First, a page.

As reported previously, Jonathan Wroe sadly passed away at the end of 2015. This interview was conducted earlier in 2015. Metal Powder Reports apologizes for any distress caused by the inclusion of this article in a recent newsletter which suggested the interview was conducted in 2016.

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How is the industry in Europe? Is it still bouncing back from 2008?

In terms of volume we’re pretty much back to where we were in the peak years before the crash, i.e. 2006/7. However, industry is different now. There has been rapid development in new industry sectors – in particular the HIP [hot isostatic pressing] side, and additive manufacturing [AM]. These markets are still rather small but in terms of the level of interest being generated and the new opportunities being presented, they are very interesting to me.

However, in general, my feeling is that things are not growing that quickly at the moment. I’ve seen several companies reporting figures that are the same, or are not much higher, than last year's figures. There has been talk of financial headwinds, and so on. Moreover, there has been a lot of uncertainty, financially speaking, with regards to crisis in Greece and the drop in the Chinese markets. But certainly, most parts of the industry are reasonably healthy and at the moment continue to be so. Statistics I’ve seen this year shown the industry at plus or minus 5% of where we were last year.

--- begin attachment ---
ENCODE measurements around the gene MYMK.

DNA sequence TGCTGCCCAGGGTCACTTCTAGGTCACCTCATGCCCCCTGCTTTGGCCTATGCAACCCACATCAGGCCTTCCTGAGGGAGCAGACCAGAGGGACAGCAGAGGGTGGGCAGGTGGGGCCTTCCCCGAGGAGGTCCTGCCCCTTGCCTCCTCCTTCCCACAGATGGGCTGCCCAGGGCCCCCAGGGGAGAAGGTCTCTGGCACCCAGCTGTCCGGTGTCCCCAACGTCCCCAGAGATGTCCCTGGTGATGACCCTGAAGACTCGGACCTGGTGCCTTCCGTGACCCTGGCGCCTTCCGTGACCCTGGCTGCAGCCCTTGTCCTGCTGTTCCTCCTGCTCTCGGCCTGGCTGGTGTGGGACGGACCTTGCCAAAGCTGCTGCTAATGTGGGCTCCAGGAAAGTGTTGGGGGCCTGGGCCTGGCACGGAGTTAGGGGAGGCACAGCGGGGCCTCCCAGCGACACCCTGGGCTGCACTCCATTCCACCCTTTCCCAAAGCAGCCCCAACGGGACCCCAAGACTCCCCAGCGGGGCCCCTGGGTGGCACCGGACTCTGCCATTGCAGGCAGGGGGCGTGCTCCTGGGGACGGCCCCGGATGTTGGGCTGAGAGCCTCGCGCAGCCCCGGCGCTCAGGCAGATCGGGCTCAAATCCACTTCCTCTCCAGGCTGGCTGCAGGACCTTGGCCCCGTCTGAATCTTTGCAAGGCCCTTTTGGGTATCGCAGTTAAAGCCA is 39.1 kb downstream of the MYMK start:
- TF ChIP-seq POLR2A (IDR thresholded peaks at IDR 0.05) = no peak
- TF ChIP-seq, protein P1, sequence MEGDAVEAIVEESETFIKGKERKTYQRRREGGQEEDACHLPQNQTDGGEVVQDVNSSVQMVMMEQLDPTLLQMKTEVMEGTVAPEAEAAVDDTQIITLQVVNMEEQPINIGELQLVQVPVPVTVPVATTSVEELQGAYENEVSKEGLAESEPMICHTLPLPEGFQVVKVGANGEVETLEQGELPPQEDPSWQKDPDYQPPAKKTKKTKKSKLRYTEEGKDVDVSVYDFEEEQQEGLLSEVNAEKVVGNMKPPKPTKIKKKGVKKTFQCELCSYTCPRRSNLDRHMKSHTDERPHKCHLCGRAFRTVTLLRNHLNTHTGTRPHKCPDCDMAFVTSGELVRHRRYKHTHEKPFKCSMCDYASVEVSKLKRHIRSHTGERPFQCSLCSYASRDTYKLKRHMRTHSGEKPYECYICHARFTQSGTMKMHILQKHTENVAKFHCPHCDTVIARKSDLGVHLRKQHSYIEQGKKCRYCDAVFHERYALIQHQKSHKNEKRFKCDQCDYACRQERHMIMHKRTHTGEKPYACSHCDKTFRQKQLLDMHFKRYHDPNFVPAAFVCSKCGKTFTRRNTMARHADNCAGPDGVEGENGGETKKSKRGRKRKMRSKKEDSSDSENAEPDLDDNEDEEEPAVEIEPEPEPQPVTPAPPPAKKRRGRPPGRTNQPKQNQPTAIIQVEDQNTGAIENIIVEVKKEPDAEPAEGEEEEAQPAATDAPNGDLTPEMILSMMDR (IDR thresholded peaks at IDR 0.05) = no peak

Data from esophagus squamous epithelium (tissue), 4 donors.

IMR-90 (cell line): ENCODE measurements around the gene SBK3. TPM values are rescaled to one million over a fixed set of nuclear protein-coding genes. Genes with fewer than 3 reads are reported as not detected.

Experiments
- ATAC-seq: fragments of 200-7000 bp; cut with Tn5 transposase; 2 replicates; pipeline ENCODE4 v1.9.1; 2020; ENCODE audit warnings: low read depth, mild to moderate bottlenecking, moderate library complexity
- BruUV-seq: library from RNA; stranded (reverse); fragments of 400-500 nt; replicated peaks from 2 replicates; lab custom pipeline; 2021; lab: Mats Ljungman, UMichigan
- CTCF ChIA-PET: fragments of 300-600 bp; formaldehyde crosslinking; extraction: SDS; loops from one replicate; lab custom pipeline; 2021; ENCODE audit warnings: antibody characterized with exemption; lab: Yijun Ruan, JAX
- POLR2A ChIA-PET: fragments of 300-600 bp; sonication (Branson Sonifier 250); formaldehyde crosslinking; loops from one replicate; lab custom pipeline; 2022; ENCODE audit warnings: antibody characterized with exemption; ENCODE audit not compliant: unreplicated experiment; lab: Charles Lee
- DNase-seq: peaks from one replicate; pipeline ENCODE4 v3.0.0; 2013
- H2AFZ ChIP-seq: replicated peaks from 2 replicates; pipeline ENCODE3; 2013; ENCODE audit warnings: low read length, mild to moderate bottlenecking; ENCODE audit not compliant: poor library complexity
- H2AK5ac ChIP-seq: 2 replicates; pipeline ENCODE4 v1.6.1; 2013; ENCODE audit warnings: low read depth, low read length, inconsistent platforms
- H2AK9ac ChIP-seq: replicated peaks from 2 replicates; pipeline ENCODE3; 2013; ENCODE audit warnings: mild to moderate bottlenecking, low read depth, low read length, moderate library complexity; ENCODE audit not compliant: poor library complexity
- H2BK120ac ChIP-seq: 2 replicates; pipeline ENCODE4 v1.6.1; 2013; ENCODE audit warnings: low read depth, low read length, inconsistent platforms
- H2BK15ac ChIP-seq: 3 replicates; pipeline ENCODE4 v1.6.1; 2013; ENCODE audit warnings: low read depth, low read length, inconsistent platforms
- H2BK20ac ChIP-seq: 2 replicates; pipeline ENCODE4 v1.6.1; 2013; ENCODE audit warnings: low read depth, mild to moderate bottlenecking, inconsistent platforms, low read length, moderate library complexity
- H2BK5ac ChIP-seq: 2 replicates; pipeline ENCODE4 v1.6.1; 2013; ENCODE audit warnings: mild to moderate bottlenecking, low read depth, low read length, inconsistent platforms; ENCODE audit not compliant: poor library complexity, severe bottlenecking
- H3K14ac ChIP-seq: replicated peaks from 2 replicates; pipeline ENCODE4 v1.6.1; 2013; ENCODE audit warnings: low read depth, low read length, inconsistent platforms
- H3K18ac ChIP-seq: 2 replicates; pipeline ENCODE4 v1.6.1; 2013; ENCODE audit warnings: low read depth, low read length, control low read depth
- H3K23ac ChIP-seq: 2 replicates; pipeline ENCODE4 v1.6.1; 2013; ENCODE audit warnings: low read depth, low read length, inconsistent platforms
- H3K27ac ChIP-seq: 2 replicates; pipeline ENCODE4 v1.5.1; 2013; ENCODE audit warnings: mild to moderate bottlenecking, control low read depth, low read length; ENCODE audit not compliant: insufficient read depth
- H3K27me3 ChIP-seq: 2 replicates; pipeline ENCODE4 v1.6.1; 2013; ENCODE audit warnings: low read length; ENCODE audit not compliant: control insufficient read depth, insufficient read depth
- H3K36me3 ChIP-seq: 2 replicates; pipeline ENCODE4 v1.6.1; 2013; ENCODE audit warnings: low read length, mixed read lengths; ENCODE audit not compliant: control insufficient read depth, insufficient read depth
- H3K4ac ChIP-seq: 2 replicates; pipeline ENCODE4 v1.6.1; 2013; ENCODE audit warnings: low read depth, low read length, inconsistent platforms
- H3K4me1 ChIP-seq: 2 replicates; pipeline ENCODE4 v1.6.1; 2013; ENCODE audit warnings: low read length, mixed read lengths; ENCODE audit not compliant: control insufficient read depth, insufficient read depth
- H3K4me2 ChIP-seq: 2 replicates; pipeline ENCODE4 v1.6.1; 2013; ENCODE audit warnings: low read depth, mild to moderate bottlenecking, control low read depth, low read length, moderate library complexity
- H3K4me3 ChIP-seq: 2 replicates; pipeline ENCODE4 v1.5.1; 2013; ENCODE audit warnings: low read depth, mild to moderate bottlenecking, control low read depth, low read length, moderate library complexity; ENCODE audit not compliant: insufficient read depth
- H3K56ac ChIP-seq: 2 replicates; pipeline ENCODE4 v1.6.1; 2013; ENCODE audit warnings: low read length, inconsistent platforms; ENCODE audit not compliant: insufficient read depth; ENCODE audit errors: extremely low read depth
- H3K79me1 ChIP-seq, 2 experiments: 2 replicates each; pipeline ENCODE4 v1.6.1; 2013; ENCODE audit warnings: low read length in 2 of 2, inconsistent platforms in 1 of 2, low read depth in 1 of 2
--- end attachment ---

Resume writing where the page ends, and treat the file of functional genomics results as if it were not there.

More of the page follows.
What developments have there been in HIP?

There are two things in HIP technology that in my opinion offer good scope for development. The technology has got many end users in the energy sector, particularly the oil and gas industries, and also on the aerospace side. Long term, both these markets offer major opportunities for the HIP industry.

I also believe that HIP is going to play an interesting role in the development of additive manufacturing, depending on which additive technique is being used. A lot of AM parts will need some secondary finishing in order to bring them up to the structural integrity level required in the market. This could be a very good opportunity for HIP to piggyback on some of the developments that come through from AM. That, again, is potentially is going to be a very interesting area.

Euro PM's Young Engineers Day was very successful last year. Is a main focus of the EPMA's role to promote PM to younger engineers?

Yes – following some discussion at the EPMA Council we felt that we needed to do more in that direction.

While for many years now we have held our popular EPMA Summer School short courses, we realised there was an additional need to focus on young people who have not yet decided about being involved with PM. However, there is also a need to educate people who are already involved in some way in PM, such as material scientists and engineers. It's a good way for them to see that it is a growing industry with good job prospects and that they could potentially make a career out of it.

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This article appeared in the May/June issue of Metal Powder Report.

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